Moral dilemmas: Would you pay cash?

I have no problem with businesses that require cash payments (except for the inconvenience to me) but I recently found out that a small business I work regularly with asks for cash to avoid taxes.

Now there’s several legitimate reasons a business might require cash. One of our favorite restaurants only accepted cash. People living day to day on odd jobs or paying daily contractors might find cash more convenient. I wouldn’t normally question why they wanted cash other than random curiosity.  Would I worry that they weren’t paying their taxes? No, I’d consider that their responsibility, not mine.

But now that this business wants cash to avoid taxes? Now I pay with a check.

Is it my job to enforce US tax law? Nope. (Or at least I don’t think so.) Is it my moral obligation to not enable a crime? Yes. Am I being a too goody-goody? I feel like I might be perceived that way. Especially since in the eyes of many taxes are necessary evil and would think not paying taxes is a less evil crime than stealing from a neighbor even if they were for the same amount.  If I really want to do the right thing, I should probably stop doing business with them.

I feel it’s not fair to society that some don’t pay taxes. They use the public roads and schools and need to contribute like everyone else. (I do believe there should be exceptions for those that don’t make enough money to survive comfortably. But that should be worked out fairly across society.)

It reminds me of all the social experiments on cooperation. People are willing to take a personal hit (like pay money) in order to punish people who don’t cooperate. I don’t have a link for the studies but see the Tit for Tat strategy in Prisoner’s Dilemna experiments for an idea of what I mean.


8 Replies to “Moral dilemmas: Would you pay cash?”

    1. Yeah, me neither. Except when we used to want our favorite Mexican food at that restaurant that only took cash. Luckily there was a bank next door.

  1. This reminds me of a rehearsal dinner I was at last summer in nowheresville Kansas. The bride, her family, and friends all hailed from California. One of these guests related that they only took cash jobs. This allowed them to continue qualifying for Medicaid and California assistance.

    I was appalled by this comment and behavior and rather than calling this stranger on it, I made efforts to get up and leave the table (it was outdoors on picnic tables, easy to move.) As I was shuffling and about to stand up, nearly everyone at the table piped in with brilliant etc. I mentioned this to one of my relatives later who defended the man by saying, “Well, it is California. You’ve got to do whatever you can in order to afford living there.” I WAS FLOORED.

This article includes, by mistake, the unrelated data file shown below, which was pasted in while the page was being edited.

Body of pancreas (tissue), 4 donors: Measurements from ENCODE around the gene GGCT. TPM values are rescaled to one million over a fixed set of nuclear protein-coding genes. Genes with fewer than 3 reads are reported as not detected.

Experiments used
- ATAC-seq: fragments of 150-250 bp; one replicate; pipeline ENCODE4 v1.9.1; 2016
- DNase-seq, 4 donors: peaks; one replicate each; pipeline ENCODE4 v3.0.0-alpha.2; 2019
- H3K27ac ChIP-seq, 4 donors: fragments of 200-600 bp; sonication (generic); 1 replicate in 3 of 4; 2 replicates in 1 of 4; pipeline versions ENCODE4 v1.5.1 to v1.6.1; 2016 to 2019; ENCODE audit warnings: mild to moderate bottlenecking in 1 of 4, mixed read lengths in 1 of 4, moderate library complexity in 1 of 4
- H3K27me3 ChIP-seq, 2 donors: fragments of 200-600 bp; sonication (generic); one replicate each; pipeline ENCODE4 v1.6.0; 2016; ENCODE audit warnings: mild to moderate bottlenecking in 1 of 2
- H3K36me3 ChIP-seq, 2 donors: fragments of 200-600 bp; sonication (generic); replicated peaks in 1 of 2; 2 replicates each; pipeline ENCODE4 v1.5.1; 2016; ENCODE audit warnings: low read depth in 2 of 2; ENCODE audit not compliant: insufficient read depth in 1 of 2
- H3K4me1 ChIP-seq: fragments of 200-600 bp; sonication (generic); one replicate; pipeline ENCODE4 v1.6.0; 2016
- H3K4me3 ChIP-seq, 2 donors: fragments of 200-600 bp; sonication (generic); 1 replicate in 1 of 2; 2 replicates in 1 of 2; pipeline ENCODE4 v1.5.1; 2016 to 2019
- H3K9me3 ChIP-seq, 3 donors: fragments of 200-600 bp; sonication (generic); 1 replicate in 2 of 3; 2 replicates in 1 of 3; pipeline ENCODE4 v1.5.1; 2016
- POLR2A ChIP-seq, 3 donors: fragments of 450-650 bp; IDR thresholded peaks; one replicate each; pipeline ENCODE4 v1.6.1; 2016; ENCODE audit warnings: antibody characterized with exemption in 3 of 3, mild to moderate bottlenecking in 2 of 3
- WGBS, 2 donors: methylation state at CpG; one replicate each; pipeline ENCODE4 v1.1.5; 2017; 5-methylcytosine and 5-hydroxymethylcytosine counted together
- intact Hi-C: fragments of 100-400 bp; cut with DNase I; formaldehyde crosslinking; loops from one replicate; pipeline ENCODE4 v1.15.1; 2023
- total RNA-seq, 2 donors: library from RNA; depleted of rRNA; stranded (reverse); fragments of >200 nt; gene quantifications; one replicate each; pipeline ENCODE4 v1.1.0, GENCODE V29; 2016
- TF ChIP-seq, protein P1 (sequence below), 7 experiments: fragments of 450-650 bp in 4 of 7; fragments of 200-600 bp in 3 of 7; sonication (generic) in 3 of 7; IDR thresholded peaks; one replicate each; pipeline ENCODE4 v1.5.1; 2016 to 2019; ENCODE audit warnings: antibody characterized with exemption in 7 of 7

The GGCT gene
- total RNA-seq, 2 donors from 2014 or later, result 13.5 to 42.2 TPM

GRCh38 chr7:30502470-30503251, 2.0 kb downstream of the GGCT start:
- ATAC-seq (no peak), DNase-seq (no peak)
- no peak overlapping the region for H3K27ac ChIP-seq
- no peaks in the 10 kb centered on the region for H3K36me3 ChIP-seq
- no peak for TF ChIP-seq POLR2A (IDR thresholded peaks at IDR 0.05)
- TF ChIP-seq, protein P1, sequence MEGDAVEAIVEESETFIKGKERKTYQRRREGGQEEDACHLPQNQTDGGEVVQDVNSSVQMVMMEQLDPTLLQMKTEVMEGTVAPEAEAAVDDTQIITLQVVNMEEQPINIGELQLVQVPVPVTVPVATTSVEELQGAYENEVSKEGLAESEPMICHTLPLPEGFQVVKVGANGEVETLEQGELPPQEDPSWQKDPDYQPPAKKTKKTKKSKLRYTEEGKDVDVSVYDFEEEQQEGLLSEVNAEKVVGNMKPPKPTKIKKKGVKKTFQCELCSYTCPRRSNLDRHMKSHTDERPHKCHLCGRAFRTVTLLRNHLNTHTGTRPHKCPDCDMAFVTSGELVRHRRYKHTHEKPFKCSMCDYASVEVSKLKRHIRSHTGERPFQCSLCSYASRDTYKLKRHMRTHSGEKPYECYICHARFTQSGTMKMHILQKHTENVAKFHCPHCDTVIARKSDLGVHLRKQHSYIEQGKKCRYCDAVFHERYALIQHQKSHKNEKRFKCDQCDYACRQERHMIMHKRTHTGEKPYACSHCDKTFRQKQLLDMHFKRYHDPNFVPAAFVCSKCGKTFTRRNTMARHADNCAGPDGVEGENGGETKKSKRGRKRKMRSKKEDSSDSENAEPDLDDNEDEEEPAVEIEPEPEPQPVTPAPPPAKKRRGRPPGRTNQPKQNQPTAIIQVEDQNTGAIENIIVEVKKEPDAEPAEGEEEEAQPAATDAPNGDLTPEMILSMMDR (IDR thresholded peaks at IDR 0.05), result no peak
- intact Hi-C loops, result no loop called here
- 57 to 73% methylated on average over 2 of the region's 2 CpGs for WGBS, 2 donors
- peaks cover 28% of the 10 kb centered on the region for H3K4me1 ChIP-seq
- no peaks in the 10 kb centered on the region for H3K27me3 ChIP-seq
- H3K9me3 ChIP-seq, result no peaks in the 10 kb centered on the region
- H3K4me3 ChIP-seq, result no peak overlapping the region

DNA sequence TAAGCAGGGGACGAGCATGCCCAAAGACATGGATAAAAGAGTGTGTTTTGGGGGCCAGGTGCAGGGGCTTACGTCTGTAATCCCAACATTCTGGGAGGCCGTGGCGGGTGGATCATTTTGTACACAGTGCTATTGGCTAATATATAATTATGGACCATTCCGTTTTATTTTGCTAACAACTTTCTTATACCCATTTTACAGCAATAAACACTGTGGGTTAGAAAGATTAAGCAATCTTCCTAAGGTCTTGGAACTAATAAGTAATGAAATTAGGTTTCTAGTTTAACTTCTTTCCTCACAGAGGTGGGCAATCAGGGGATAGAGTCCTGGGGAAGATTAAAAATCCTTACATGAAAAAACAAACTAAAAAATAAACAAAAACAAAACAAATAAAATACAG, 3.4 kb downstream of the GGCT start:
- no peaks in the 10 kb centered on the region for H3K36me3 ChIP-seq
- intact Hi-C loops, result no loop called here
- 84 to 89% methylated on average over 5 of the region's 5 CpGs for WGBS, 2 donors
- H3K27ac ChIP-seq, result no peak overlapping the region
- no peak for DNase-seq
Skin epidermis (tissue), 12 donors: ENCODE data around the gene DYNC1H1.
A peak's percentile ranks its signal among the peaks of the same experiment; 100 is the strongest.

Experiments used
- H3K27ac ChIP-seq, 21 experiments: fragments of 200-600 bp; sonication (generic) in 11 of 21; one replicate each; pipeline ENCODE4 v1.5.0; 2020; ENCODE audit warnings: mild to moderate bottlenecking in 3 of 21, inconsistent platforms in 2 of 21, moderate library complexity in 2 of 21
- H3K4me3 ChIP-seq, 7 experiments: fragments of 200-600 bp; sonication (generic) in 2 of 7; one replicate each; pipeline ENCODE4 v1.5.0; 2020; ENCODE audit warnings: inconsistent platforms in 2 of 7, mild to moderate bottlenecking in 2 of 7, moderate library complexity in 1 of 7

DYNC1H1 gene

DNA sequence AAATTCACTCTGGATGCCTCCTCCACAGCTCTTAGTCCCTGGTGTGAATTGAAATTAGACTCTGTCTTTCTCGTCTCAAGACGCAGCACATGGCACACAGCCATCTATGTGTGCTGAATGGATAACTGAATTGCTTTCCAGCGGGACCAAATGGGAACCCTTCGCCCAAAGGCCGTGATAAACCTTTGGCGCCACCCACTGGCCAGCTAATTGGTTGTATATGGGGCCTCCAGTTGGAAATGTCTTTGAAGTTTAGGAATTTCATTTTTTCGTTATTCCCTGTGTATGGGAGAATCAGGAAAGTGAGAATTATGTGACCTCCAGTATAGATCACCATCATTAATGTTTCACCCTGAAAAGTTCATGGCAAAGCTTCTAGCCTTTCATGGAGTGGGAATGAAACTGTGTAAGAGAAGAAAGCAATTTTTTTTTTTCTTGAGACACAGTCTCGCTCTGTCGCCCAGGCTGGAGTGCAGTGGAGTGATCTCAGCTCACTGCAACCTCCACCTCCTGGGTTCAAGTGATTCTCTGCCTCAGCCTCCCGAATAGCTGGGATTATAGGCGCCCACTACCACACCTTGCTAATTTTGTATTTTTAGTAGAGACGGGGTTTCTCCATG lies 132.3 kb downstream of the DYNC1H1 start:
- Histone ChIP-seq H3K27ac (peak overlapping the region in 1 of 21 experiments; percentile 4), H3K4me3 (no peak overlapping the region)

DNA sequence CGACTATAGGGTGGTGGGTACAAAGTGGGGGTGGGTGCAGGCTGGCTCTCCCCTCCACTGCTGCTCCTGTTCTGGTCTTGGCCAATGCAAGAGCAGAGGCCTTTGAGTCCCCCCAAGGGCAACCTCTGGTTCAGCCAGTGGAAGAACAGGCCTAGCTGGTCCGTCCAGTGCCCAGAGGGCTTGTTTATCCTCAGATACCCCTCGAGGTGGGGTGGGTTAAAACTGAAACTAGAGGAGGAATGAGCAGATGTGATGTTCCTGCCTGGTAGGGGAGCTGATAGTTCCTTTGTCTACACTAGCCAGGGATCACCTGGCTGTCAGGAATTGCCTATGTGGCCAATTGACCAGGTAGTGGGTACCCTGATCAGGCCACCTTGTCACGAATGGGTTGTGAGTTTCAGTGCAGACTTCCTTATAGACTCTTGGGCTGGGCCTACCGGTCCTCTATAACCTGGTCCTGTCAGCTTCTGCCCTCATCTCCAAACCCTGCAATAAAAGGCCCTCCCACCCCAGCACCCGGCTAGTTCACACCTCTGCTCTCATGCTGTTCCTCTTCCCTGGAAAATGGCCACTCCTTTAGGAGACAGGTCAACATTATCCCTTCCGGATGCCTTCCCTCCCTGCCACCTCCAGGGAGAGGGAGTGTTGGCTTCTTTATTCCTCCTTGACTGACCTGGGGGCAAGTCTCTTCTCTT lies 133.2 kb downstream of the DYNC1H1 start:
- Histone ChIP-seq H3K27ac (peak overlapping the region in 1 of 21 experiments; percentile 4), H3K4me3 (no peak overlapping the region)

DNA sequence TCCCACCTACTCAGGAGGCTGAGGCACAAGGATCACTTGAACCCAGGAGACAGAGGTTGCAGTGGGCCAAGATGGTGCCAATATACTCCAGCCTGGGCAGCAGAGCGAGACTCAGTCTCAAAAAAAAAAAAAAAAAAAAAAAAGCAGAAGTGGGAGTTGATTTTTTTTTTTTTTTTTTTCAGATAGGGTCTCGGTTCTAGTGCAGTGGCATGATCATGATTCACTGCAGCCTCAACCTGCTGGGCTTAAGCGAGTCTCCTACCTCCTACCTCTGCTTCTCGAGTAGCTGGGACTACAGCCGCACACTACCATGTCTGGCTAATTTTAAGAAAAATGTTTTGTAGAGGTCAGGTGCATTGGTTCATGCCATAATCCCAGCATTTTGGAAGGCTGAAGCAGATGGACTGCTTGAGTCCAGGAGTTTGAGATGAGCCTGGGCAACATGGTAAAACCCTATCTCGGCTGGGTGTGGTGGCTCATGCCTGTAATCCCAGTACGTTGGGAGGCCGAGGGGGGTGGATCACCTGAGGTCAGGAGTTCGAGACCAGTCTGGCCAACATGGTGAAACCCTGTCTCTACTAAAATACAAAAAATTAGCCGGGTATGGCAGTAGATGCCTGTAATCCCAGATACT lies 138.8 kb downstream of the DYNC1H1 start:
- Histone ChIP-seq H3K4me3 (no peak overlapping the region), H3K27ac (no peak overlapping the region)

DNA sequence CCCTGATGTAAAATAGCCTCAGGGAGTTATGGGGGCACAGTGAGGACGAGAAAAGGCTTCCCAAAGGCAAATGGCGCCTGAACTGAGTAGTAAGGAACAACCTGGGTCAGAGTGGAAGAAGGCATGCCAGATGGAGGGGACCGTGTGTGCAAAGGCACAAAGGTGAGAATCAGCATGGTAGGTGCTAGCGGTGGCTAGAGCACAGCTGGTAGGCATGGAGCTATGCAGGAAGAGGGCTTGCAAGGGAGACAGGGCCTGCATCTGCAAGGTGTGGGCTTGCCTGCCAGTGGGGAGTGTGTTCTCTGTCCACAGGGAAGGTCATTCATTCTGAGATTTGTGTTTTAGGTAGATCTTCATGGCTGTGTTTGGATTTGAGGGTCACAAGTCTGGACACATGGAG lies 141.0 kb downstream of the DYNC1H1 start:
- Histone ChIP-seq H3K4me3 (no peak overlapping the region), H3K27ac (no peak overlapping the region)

Now, I haven’t yet pulled the timber out of my own eye–I don’t report every on-line and out of state purchase to Colorado for the purposes of paying state sales tax, so I’m just as culpable (but I don’t go creating ways to avoid paying tax–this one is more a side effect of a broken system of taxation.)

    1. Wow. I can’t imagine admitting to illegal – and what I consider immoral – behavior that publicly!

      I have heard of people who have disabilities who can’t afford to work because the work would disqualify them from the benefits they get without paying enough to cover their expenses (things like meds and services.) I’ve always thought that was a crazy system. I’ve always thought you should have a tiered benefit system for those situations.

      But to collect assistance while working … and then brag about it!

  2. Actually, it might be considered your job to report it if you know a business is actively avoiding paying taxes – the IRS is pretty aggressive.

    It really depends on the situation, whether I’d stop paying cash or stop doing business with them altogether. (Technically, even a teen who babysits for $10 every other week needs to file/pay taxes – but, you know, c’mon.)

    Nothing wrong with doing the right thing, Stormy. If your conscience says you should stop paying cash, then stick with it.

    1. I think if you make under a certain amount you don’t have to file anything. Luckily I haven’t been in that situation since I started working.

  3. “Is it my moral obligation to not enable a crime? Yes.”

    By “crime” do you mean an actual aggression against a victim, or do you mean “anything some dude writes down on paper”? Any tyrant can write a law, and all of them do.

    If you feel morally obligated in the latter case, you’ve got a whole lot of work ahead of you.

    If taxes pay for caging of non-violent people, wars of aggression, etc., then are you not morally culpable for voluntarily funding it?

    1. @Jay

      Looks like we have ourselves a critical thinker.

      There is one thing you’ve both missed. To “pay” is by definition voluntary and non-compulsory. When one says “to pay taxes” it is an oxymoron and self-contradictory. If you don’t accept this, entertain the thought for a minute: What would happen if a business owner or any individual refused to make this “voluntary payment” known as “paying his taxes”? Would the outcome be the same as when someone refuses to pay in exchange for a service or product?

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